Example of picking in the Matlab utility upicker. Red lines show a few example picks.  

The last option and perhaps the most niche is the open source program OpendTect.  This program is actually intended solely for reflection data (both 2D and 3D) but turns out to be quite useful for refraction work.  We've moved to this software because of how easily it displays complicated 2D lines - let's stop here, complicated 2D lines?? In our experiment we collected data on several major, nearly perfectly straight 2D lines (the thick colored lines in the image below) but we also collected data in a racetrack style, organized-chaos of crazily curvy lines (dark grey lines in the below image).  Where the traditional picking utilities described above are perfect for our main lines, they wouldn't be as helpful for the majority of what I'll lovingly call "crazy lines".  And it's for these crazy lines that we've moved to OpendTect.

Map of all the lines we collected data on during our SEGMeNT experiment.  Thick, colored lines indicate the main transects we shot for the OBS data.  Thin gray lines are ALL the other data we collected for the both the reflection and the refraction work.

Map of all the lines we collected data on during our SEGMeNT experiment.  Thick, colored lines indicate the main transects we shot for the OBS data.  Thin gray lines are ALL the other data we collected for the both the reflection and the refraction work.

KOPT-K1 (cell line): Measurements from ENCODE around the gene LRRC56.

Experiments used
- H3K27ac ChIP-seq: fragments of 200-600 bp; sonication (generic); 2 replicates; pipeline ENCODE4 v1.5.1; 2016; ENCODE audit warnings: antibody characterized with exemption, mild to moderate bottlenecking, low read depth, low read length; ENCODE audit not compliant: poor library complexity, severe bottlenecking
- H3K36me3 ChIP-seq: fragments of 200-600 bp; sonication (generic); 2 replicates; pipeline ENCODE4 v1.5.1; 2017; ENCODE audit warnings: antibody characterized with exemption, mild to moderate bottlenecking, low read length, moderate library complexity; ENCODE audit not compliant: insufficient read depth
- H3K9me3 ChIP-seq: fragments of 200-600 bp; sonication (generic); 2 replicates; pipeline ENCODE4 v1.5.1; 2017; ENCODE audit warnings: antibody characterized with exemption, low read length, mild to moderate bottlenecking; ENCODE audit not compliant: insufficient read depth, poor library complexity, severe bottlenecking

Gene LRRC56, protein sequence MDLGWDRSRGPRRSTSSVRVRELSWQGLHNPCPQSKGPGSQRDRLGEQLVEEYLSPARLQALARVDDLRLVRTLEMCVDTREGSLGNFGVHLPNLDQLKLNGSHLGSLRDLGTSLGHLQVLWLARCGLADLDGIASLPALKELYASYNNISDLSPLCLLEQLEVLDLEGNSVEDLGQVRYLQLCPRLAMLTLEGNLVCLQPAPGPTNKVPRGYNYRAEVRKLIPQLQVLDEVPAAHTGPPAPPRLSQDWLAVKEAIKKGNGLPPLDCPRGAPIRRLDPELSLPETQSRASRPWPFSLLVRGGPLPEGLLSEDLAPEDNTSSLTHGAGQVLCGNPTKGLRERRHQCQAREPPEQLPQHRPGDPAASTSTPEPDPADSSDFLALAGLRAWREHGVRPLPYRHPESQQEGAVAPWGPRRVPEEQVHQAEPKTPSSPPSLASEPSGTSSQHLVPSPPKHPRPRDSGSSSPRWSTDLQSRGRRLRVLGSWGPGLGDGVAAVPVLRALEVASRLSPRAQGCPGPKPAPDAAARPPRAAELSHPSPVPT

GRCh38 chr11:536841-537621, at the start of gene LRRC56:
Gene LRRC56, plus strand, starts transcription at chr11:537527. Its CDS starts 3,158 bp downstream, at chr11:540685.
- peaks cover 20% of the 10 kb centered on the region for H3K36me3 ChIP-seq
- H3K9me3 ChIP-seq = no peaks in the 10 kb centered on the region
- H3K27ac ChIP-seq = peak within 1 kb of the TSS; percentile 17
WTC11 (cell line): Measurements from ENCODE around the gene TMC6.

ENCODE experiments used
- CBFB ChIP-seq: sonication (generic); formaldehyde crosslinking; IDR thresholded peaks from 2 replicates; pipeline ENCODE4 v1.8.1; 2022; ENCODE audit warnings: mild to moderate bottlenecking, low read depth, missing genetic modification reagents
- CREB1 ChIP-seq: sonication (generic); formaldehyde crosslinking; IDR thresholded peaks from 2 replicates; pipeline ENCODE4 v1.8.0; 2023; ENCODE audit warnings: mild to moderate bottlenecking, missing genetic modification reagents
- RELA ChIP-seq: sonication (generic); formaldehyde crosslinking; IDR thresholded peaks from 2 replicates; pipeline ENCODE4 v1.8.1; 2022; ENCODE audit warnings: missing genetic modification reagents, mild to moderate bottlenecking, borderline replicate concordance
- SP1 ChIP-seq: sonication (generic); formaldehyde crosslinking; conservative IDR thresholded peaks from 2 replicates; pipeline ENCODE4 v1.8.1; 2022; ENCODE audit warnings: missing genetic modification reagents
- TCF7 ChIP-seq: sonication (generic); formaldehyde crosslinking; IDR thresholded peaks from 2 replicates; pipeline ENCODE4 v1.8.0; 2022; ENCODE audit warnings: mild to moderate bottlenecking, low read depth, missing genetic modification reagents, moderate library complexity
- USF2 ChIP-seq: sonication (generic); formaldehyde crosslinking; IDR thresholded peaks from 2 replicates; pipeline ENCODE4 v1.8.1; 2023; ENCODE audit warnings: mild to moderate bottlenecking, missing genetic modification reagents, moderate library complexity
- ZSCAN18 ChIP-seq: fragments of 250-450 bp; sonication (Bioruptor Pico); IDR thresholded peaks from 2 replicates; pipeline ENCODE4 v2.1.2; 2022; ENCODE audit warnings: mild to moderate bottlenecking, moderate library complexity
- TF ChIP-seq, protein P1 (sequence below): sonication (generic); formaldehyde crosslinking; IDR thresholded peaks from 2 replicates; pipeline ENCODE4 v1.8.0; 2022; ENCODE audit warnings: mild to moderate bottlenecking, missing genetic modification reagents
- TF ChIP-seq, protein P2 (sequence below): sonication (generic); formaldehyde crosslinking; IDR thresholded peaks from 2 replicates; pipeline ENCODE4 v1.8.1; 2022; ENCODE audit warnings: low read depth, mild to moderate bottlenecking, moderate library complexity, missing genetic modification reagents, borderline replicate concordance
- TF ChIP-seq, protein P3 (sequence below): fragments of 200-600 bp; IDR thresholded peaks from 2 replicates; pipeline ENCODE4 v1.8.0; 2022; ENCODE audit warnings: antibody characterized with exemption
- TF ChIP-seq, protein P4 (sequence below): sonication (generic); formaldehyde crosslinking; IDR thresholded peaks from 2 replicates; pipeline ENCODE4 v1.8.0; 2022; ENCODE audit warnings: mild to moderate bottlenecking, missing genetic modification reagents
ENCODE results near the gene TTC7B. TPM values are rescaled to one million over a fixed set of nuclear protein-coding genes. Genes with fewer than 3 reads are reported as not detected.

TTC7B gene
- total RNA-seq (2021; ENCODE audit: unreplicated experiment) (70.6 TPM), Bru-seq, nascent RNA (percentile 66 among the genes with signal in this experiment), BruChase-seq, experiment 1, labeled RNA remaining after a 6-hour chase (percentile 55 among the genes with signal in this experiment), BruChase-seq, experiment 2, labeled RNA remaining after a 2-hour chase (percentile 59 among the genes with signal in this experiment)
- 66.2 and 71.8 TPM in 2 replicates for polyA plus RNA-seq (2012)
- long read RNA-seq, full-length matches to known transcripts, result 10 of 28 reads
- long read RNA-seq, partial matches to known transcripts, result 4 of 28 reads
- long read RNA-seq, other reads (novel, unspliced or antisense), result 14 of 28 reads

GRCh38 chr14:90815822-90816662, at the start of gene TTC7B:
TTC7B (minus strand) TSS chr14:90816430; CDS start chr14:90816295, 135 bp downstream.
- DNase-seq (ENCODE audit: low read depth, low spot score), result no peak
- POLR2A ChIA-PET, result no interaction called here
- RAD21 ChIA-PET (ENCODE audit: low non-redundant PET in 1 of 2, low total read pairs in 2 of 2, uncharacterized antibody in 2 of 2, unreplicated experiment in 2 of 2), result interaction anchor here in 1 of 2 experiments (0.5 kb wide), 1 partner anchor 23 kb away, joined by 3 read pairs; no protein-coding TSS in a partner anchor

The wonders of OpendTect are best described in the image below - it allows you to view receiver gathers for all of your crazy lines in a single view.  This allows us to move from picking close, clear arrivals onto the far, noisy arrivals seamlessly.  

Example using OpendTect for refraction arrival picking.  Green lines show the map view projection of all the lines that we collected data along.  Yellow dot shows location of OBS 116 which is the instrument used for the receiver gather being shown.  

Example using OpendTect for refraction arrival picking.  Green lines show the map view projection of all the lines that we collected data along.  Yellow dot shows location of OBS 116 which is the instrument used for the receiver gather being shown.  

OpendTect definitely take's a little getting used to and you're going to have to force it to bow to your will and handle the refraction picking as you want it to.  Also because it's intended for reflection work, it will not keep track of pick errors - we're still struggling with how to handle this and for now rely on spreadsheets of shot numbers and associated errors. Despite this drawback though, it's definitely the route to go if you're picking 2D data with crazy, complex geometry.

We're madly picking away for now and maybe forever in OpendTect - just think 85,000+ shots recorded on each and every one of our 82 instruments! Ok, ok, we definitely will not see arrivals for all those shots, but still OpendTect is going to be my constant companion for a while.

Until next time (when I'll probably still be picking), get out there and get picking! You know I will.